(844) 815-9632

concealed weapon

Criminal Charges Following Violence, Death in Charlottesville

Much of the country was shocked to see white supremacists marching in Charlottesville, Virginia last weekend, and horrified at the images of one of those men driving a car through a crowd, killing one woman and wounding 19 others. There were clashes throughout the city between protestors (ostensibly there in defense of a statue of Robert E. Lee) and counter-protestors, and surely there will be criminal charges and repercussions as well. Here's a roundup of the criminal charges that have been filed so far in the wake of the Charlottesville violence, and a few that may yet be. James Fields, Jr. The worst of the violence was James Fields, Jr.'s attack on a group of counter-protestors, when he drove his car through a peaceful crowd. Fields injured 19 people and killed 32-year-old Heather Heyer. The incident was caught on video and Fields was quickly arrested and initially charged with second-degree murder, malicious wounding, and failure to stop after a crash that resulted in a death. Late last week, the Charlottesville Police Department announced it would be adding five more felonies to Fields' ticket: three counts of aggravated malicious wounding, and two of malicious wounding. Thus far, Fields has not been charged with a hate crime or terrorism. Deandre Harris The other high-profile attack was the beating of 20-year-old Deandre Harris, whose assault at the hands of white supremacists was also caught on camera. "The beating happened right beside the police department," Harris said, "and no police were there to help me at all." No charges or arrest warrants have been filed in the case, despite concerted efforts -- some successful -- to identify his attackers. Other Charges Along with Fields, six other people were arrested following the violence, most charged with misdemeanors ranging from assault and battery to carrying a concealed weapon. Jacob Leigh Smith was charged with misdemeanor assault and battery after allegedly hitting a reporter; Troy Dunigan was charged with misdemeanor disorderly conduct, for throwing objects at "Nazi protesters"; James M. O'Brien was charged with misdemeanor carrying a concealed weapon; David Parrot was charged with failure to disperse a riot; Steven C. Balcaitis was charged with misdemeanor assault and battery; and Robert K. Litzenberger was charged with misdemeanor assault and battery after a Virginia State Trooper allegedly saw him spit on rally organizer Jason Kessler. Additional charges could be filed as investigations progress. Related Resources: Find Criminal Defense Lawyers Near You (FindLaw's Lawyer Directory) Increased Access to Hate Content Online Leads to More Crime in Real Life, Study Says (FindLaw Blotter) Top Legal Questions on Hate Crimes (FindLaw Blotter) 5 More Tips for Protesting (Legally) (FindLaw Blotter)
continue reading

Is It Legal to Carry a Sword in Public?

Not many Americans walk around carrying swords -- at least, not nearly as many who want to carry guns. But if you are fantasizing about loitering like a modern-day ronin, you'll want to consider a few legal pointers first. Are Swords Just Big Knives? Swords come in many shapes and sizes, but most are considered "bladed weapons" under the law. And like their shorter cousins -- knives -- swords typically fall under state laws prohibiting the carrying of bladed weapons over a certain length. However, the law can be different depending on whether the blade is sheathed. Here are a few state examples: In California, anything with a fixed blade (like a sword) must be worn in plain view. But sheathed knives worn openly are not considered illegal concealed weapons. However, if you're carrying a cane sword, you can be charged with a misdemeanor. In Texas, illegal knives are described as knives with blades longer than 5.5 inches, along with swords. Still, swords are legal to carry if they are being used in historical demonstrations or ceremonies in which the sword is "significant to the performance of the ceremony." In New York, possession of a cane sword is a misdemeanor, but it can become a felony if it is a sword-carrier's second or third offense. Federal law has similar prohibitions about carrying bladed weapons in public, although you may be able to pack a sword in your checked luggage if you follow the rules. Potential Issues With Sword Laws There are many instances in which carrying a sword would be considered a religious/cultural practice or part of a sport or martial art. For example, for religious Sikhs, laws preventing the public wearing of a kirpan -- a small sheathed sword -- may be seen as barring a religious and cultural right. According to The Times of India, a January 2014 change in Pentagon policy should now permit Sikh soldiers to wear a kirpan and other articles of faith. Those who enjoy fencing may wish to carry an �p�e, sabre, or foil, but even if sheathed, it may be illegal to carry in public on your person. Same goes for any other martial arts weapon that resembles a sword. Depending on your state and local laws, it may be best to store these blades at the recreational location at which you practice. So while it may be legal in some specific circumstances, carrying a sword in public is typically illegal. Related Resources: Is it Legal to Carry a Knife? (FindLaw's Blotter) Cops: 'Ugly Betty' Actor Kills Mom With Sword (FindLaw's Blotter) Store Clerk's Sword Thwarts Robbery Attempt (FindLaw's Free Enterprise) Man Uses Sword, Guitar in Pulp Fiction-Like Tattoo Shop Attack (FindLaw's Legally Weird)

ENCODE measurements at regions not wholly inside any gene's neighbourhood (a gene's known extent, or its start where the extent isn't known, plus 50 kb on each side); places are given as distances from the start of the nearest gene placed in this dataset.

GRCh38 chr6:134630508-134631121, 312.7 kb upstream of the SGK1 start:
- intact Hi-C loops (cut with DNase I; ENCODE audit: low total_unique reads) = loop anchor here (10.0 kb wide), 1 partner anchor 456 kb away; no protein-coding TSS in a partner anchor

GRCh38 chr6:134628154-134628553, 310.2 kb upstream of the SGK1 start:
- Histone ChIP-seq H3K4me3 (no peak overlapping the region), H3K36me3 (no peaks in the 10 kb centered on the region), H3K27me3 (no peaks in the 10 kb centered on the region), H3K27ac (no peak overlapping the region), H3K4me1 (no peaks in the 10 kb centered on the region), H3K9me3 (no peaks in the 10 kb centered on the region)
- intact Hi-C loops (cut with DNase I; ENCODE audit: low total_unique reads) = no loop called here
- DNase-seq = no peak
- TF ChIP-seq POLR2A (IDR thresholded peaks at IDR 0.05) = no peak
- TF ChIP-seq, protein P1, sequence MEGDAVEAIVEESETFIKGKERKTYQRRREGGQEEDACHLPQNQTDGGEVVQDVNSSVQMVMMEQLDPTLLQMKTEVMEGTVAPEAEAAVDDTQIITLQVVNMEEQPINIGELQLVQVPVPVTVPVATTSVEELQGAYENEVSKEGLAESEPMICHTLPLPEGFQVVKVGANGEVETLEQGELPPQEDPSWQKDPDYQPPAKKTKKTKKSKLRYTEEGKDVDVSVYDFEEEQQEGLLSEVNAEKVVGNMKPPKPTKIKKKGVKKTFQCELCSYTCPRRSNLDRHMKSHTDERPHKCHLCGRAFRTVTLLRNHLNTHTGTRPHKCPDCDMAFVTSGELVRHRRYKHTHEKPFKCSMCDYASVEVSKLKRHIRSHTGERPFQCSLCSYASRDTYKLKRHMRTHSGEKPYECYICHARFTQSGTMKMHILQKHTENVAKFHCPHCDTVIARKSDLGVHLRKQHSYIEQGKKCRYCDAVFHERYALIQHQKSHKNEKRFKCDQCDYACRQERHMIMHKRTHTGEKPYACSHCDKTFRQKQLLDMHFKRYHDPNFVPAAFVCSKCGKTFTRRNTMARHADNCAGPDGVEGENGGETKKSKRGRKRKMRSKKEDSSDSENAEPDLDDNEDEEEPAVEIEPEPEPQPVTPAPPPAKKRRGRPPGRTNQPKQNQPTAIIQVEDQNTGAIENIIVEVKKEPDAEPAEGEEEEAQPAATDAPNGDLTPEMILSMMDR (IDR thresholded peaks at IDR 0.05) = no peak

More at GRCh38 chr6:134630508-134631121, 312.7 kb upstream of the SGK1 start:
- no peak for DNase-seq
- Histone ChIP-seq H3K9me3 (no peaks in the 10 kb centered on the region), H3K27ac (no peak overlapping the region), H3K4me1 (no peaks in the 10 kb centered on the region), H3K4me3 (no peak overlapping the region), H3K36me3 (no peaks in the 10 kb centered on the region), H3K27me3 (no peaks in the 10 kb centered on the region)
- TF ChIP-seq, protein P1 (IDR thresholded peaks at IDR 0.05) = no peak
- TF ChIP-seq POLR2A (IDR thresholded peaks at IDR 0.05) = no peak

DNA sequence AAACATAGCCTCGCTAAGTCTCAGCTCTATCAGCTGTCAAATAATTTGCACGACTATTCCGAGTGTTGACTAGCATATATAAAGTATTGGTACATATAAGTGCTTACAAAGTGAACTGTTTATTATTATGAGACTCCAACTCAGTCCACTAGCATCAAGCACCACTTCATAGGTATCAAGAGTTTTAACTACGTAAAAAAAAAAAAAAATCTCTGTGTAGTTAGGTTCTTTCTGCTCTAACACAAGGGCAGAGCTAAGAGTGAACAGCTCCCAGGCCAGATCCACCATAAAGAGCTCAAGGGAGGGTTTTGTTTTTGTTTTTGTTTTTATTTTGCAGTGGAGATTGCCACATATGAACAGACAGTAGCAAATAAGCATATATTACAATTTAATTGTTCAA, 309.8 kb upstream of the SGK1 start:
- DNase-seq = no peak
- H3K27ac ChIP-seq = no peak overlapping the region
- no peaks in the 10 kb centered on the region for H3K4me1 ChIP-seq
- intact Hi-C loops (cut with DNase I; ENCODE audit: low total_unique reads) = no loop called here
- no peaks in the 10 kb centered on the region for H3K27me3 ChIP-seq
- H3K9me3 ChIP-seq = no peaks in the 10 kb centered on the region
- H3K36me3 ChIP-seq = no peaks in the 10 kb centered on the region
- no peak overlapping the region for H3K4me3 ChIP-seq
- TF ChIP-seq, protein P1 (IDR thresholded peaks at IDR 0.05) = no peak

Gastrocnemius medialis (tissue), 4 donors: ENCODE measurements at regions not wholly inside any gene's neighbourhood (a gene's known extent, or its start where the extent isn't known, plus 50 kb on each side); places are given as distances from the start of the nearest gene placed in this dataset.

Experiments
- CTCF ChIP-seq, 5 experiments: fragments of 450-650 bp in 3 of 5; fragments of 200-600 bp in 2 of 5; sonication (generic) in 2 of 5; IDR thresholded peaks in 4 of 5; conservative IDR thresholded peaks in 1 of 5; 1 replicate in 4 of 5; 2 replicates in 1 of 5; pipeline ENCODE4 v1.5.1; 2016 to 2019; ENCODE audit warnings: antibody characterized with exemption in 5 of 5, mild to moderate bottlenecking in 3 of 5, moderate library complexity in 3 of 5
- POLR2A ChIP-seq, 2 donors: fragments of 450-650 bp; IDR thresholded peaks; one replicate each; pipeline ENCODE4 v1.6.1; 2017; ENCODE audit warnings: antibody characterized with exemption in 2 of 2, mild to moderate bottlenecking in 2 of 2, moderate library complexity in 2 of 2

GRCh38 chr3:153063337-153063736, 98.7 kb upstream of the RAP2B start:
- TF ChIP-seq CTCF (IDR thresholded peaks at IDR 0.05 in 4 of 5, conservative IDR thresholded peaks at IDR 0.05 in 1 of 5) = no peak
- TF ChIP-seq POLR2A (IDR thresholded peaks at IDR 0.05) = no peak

continue reading